DPS Pasadena Meeting 2000, 23-27 October 2000
Session 48. Rings
Oral, Chairs: P. Nicholson, A. Bosh, Friday, 2000/10/27, 8:30-10:00am, Little Theater (C107)

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[48.01] Keck Adaptive Optics Imaging of Uranus and its Rings

Imke de Pater, H. Roe (UC Berkeley), B. Macintosh, S. Gibbard, C. Max, D. Gavel (IGPP/LLNL)

We observed Uranus with the recently commissioned AO/NIRSPEC system (Adaptive Optics system with the Near-Infrared echelle Spectrograph) on the 10-m W.M. Keck telescope, UT June 17 and 18, 2000. NIRSPEC allows one to take images and spectra simultaneously. Here we will discuss the images at wavelengths between 1 and 2.4 micron. Due to the location of the rings' pericenter, the rings were much brighter in the north than the south, which resulted in excellent ring images. Inside of the \epsilon ring at least three more (individually slightly resolved) rings are visible: from the outside inwards these are: 1) combined \delta,\gamma,\eta rings, 2) combined \beta,\alpha rings, and 3) combined 4,5,6 rings.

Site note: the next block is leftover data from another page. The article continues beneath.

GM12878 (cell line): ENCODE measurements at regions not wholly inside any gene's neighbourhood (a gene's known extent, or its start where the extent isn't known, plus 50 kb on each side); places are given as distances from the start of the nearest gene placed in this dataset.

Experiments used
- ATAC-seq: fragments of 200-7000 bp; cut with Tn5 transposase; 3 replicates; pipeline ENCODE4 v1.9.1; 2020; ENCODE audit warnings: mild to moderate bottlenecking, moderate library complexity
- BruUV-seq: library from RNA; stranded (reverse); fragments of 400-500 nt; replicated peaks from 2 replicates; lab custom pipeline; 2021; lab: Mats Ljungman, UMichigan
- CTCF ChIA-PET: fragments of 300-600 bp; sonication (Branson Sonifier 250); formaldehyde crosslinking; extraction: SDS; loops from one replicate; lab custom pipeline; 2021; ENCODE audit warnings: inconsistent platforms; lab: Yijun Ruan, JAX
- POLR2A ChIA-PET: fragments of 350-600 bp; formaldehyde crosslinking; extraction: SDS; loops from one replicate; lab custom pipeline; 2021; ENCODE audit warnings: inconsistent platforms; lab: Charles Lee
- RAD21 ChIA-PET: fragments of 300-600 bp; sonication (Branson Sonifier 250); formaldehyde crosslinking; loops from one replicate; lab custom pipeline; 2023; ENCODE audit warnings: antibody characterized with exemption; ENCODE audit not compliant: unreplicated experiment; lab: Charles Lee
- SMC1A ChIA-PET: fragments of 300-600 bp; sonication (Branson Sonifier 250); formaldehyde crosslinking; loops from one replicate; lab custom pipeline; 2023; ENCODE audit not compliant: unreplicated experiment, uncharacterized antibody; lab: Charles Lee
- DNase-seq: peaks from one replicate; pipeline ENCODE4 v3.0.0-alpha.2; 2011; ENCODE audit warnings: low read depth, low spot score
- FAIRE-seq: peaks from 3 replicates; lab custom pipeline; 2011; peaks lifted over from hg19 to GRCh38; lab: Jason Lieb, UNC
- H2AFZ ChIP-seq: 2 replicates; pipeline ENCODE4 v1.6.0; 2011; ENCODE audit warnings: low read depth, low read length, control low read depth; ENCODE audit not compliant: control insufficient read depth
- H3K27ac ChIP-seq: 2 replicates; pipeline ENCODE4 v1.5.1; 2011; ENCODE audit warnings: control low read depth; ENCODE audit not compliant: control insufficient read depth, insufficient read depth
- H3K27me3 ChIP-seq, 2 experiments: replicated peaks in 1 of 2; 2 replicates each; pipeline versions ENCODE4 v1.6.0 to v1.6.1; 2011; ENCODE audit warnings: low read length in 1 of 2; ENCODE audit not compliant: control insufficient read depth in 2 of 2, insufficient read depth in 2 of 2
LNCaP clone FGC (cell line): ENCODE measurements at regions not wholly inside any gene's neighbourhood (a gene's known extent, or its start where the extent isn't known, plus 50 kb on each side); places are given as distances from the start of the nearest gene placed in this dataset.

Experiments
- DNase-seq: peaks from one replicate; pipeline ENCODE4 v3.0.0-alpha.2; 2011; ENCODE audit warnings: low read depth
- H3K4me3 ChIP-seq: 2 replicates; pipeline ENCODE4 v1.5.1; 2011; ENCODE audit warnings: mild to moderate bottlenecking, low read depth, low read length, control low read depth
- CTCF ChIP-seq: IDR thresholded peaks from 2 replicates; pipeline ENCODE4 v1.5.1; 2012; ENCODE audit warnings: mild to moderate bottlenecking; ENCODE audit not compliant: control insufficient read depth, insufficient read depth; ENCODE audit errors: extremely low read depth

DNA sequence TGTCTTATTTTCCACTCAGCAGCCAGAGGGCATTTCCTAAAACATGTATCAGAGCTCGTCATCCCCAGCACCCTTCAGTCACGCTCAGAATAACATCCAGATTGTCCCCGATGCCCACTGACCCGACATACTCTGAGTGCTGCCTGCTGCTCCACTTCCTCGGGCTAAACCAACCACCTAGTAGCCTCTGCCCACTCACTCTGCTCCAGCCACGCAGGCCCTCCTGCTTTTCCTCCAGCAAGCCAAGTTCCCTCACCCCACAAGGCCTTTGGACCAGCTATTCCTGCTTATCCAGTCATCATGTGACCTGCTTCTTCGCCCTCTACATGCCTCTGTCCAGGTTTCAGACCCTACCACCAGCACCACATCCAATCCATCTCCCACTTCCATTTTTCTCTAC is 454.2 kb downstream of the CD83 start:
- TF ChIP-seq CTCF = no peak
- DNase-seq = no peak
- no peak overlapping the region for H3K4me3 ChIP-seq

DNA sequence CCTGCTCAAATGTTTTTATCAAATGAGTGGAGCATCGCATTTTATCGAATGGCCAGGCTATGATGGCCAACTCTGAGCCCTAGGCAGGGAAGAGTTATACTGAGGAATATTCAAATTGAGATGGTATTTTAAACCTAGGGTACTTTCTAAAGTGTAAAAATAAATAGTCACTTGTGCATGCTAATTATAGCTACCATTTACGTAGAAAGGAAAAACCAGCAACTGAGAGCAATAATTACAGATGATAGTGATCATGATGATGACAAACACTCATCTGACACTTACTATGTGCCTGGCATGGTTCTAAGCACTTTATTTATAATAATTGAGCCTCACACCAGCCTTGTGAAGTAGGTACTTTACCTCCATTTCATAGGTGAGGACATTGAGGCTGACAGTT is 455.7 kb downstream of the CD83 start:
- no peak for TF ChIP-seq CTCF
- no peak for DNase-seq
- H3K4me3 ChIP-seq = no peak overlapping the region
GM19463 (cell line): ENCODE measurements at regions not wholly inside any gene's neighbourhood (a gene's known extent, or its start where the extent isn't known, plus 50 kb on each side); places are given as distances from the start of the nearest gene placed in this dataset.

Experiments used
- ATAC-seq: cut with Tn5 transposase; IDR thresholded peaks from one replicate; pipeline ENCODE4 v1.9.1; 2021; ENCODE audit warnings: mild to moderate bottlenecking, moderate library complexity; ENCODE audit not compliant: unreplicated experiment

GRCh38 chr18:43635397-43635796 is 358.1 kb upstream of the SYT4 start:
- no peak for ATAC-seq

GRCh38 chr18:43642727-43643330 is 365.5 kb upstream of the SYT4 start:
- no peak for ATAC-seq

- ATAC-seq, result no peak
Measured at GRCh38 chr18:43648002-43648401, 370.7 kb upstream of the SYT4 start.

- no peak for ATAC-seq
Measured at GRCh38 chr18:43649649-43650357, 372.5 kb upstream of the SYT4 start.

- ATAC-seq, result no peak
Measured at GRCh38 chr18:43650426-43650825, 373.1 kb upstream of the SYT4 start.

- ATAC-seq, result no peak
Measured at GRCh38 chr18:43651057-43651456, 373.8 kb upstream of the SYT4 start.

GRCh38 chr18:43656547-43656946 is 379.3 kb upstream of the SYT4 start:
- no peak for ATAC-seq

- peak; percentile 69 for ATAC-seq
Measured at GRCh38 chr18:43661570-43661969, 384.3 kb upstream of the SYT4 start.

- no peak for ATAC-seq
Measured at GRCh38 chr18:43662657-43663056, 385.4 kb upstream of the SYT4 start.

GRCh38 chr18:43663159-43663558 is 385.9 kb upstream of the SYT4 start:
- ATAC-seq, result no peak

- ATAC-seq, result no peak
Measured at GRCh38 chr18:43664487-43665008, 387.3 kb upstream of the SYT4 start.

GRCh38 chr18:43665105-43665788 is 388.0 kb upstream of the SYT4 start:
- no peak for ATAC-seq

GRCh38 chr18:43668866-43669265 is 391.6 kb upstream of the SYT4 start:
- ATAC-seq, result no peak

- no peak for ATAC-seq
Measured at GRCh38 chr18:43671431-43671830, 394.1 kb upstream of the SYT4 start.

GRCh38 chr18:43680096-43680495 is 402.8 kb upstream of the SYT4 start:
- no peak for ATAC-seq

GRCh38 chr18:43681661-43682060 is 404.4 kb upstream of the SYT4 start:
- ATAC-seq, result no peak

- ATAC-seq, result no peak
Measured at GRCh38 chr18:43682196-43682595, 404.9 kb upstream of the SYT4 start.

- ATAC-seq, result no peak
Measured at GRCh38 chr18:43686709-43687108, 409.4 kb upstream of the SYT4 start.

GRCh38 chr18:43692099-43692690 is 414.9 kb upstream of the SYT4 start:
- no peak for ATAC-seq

On the planet itself we detected at least 8 different cloud features, five of which were in the northern hemisphere. Two features could be tracked over a 40-60 degree longitude range, and yield wind velocities of 175 ± 35 m/s at a latitude of +30\circ, and of 120 ± 40 m/s at +40\circ latitude. The highest latitude reached by HST NICMOS was +27\circ, where a velocity of 20 m/s was measured (Karkoschka, 1998). Has the wind speed changed? Or is there a very steep gradient in the profile? Our data suggest the wind profile to be similar to that derived for Neptune, though at reduced velocities.

This research was supported in part by the STC Program of the National Science Foundation under Agreement No. AST-9876783, and in part under the auspices of the US Department of Energy at Lawrence Livermore National Laboratory, Univ. of Calif. under contract No. W-7405-Eng-48.

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